Domino is a family of tile-based games that uses gaming pieces with a number of pips or spots (also known as ‘pips’ or ‘dots’). Each domino has an identity-bearing face that is divided into two square ends by a line, and each end has a different number of pips or spots. The game is played by laying down the tiles in lines and angular patterns, or by matching the pips on one side of each domino to the pips on the other side.
Originally developed in Europe, dominoes have an important place in American culture. They are often used in the classic game of block-and-draw, where a “double six” set of 28 dominoes is shuffled face down and each player chooses seven of them. The player with the highest total pip count wins the game.
The game of block-and-draw has remained the dominant form of domino play in the United States and other Western countries, as it is easy to learn and is quick to play. It can also be played in other ways, such as a solitaire game or a trick-taking game.
A typical game of block-and-draw uses a set of 28 dominoes, the most basic of which is called a double six set because it has six pips on each end. To win the game, each player must place a domino next to a domino previously played by another player. The highest-value piece must have the same number of pips as one of the other player’s pieces.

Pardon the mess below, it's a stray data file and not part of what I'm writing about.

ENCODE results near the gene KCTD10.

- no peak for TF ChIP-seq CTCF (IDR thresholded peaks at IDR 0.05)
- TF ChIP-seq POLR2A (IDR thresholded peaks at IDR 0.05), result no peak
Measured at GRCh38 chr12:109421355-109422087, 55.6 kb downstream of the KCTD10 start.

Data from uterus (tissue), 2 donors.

Other types of dominoes include a double-four set, where the highest-value piece has four pips on each end; a triple-six set, where the highest-value piece has three pips on each end; and a double-nine set, where the highest-value piece has nine pips on each end. A set may also include a single-six piece, which has a single pip on each end and is often considered to have fewer pips than the rest of the set.
The traditional European domino set consists of 28 pieces, which are arranged as in a dice game, with each spot from one to six marked on each end. These sets differ from those in China, where a set of 32 pieces is arranged to represent each possible face of two thrown dice.
This difference in the markings of these dominoes explains why Chinese dominoes have no military-civilian distinctions or duplicates. They also differ from the Western set, which is a double-six set, because each blank end has no pips or spots.
During the late 18th century, a Chinese version of dominoes appeared in Europe. These are sometimes called pupai and are pronounced “pu-pai.”
A great way to understand the effects of gravity is to think about the dominoes that tangle up Hevesh’s displays. When she stands a domino upright, it lifts against the pull of gravity, and some of that potential energy is stored.
But when she lets them fall, that stored energy is released and converted to kinetic energy, the energy of motion. This creates a domino chain reaction, which eventually knocks over the dominoes that were standing where Hevesh placed them.